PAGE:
News & Insights

OPINION | Breathable Buildings: Finding Resilience in an Uncertain World

OPINION | Breathable Buildings: Finding Resilience in an Uncertain World

Insights & Perspectives
Breathable Buildings

Written by David Barker

At the start of 2020, much of Australia’s south-east was blanketed in smoke due to bushfires. It’s not the first time we’ve had to endure a bushfire season, but the fact that two of our capital cities, Sydney and Melbourne, were hardly recognizable changed the tone of public discourse, particularly in the construction industry. 

And then, without warning, a global pandemic. I marveled at how quickly we could mobilize entire communities, industries, and governments to respond in a coordinated and aligned way. In the construction sector, COVID-19 accelerated our pursuit of healthy buildings, particularly those that provide an abundance of fresh air. 

As an engineer, I’ve always been a fan of strategies that provide a solution to more than one challenge. It’s why the breathable building concept is so compelling, in its ability to enhance resilience, promote well-being and maximize the connection to the outdoor environment. We see this approach all over the world, particularly in the residential sector, but not so much in commercial workplaces or healthcare. So what’s holding us back? 

A few years ago, I was involved in the design of the American University of Beirut Medical Centre Expansion in Beirut, Lebanon. Our team pitched the concept of natural ventilation in patient rooms, which may appear bizarre if you’ve ever experienced Beirut’s air quality firsthand. But we weren’t just thinking about today. What if Beirut’s air quality improves? Should we design out the possibility of natural ventilation in a building that will last more than half a century? More importantly, we wanted the hospital to be as resilient as possible in the event of a critical disaster.

Our calculations showed that naturally ventilated patient rooms could allow backup power to last more than four times longer. It was this co-beneficial value proposition that allowed us to document operable mechanisms in the patient room windows, even if they’ll be locked for the first few years of operation. 

So how can we mobilize an industry that is hesitant to incorporate natural ventilation? How can we learn from the global success stories that have come before? 

The Impact Fund has given me the opportunity to collaborate with façade and structural engineering practice Eckersley O’Callaghan to bring my interests in breathable buildings to life. The resulting report is a snapshot of our experience delivering breathable buildings, focused on the value proposition and the key challenges. The reason we’ve focused on these concepts is to support decision-makers and design teams in their exploration of natural ventilation, which can sometimes appear too risky, too difficult, or too expensive. In our experience, the right mix of vision, skills, and collaboration can unlock those challenges.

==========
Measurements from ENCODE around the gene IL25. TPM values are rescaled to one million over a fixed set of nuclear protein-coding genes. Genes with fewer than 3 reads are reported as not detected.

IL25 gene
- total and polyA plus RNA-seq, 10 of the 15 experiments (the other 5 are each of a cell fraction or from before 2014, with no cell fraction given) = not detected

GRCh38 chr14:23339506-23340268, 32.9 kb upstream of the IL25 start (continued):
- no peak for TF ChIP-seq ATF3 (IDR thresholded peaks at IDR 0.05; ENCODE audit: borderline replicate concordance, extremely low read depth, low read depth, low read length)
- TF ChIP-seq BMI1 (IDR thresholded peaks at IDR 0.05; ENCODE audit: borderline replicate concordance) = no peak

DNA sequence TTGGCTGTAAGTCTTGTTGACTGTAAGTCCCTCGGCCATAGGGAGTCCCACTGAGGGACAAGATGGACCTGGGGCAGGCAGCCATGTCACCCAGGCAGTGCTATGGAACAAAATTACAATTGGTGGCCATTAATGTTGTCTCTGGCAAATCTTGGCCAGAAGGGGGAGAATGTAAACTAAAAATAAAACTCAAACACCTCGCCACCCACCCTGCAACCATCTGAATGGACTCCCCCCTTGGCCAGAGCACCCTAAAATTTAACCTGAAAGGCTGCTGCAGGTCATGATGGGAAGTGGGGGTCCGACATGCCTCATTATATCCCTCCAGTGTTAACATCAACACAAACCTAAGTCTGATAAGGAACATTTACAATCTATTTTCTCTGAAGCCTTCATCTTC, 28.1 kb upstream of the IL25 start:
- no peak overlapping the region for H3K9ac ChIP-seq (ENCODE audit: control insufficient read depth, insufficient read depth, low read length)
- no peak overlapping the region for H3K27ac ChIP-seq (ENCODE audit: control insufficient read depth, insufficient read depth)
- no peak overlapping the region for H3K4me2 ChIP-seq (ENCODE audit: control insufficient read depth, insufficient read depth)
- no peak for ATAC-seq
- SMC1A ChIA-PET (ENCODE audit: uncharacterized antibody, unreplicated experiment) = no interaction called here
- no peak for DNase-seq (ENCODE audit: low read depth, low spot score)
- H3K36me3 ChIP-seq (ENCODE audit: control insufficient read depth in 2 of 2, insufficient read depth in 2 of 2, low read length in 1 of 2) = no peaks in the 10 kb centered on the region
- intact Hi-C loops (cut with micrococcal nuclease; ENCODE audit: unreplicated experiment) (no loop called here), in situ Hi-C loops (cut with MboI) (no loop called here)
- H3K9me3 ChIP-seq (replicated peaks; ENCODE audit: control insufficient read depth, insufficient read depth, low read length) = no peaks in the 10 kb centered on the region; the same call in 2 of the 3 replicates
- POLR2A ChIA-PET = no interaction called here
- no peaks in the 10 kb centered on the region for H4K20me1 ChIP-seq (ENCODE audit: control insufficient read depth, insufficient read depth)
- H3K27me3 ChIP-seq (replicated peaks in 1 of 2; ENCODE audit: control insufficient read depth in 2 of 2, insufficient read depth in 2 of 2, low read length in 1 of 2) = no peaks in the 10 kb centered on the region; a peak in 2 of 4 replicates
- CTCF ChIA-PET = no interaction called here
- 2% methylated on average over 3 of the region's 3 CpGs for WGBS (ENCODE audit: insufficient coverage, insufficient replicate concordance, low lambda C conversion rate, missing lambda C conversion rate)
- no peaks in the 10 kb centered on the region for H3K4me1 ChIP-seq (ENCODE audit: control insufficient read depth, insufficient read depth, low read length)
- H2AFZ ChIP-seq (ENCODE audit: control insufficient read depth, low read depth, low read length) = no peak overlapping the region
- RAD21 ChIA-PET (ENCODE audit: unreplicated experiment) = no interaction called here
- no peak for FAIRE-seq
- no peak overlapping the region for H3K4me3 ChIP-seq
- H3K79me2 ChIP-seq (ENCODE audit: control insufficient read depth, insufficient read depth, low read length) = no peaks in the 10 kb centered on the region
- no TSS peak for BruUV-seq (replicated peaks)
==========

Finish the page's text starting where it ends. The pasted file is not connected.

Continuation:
In reading the report, keep in mind that natural ventilation isn’t the solution for every building. But I do hope the report gives you the tools and resources to confidently put breathability on the table for discussion. And perhaps the next generation of buildings will provide the resilience we need for future challenges. 

Read Breathable Buildings

This advisory piece on breathable buildings, in partnership with façade engineers Eckersley O'Callaghan, details why natural ventilation is an important design strategy with many co-benefits.

Through this work, we want to encourage clients and design teams to understand natural ventilation better, learn how to implement it effectively in projects, and make it an industry standard.

How can breathable buildings enhance high-rise buildings and help us achieve our climate goals?

David Barker
David Barker
Managing Principal

David leads Introba's Australian National Sustainability Team and is known for his pragmatic approach to sustainability, providing evidence-based advice that focuses on people, place, and performance. He returned to Australia in 2019 after spending several years working in London and has led global projects. David brings a wealth of knowledge in cutting-edge analytical tools, sustainable design technologies, and global benchmarks and exemplars.

A particular strength in people-led design comes from years of experience working with high-profile tech sector clients alongside international design firms. His approach to design revolves around early engagement, technical rigor, and compelling storytelling, allowing collaborators and stakeholders to engage with his work. David has served on industry panels, including the Green Building Council of Australia (GBCA) Expert Reference Panel for GHG Emissions, the WELL Building Standard's global Advisory Group for the Light and Thermal Comfort Concepts, and the PCA Sustainable Development Committee.

Related News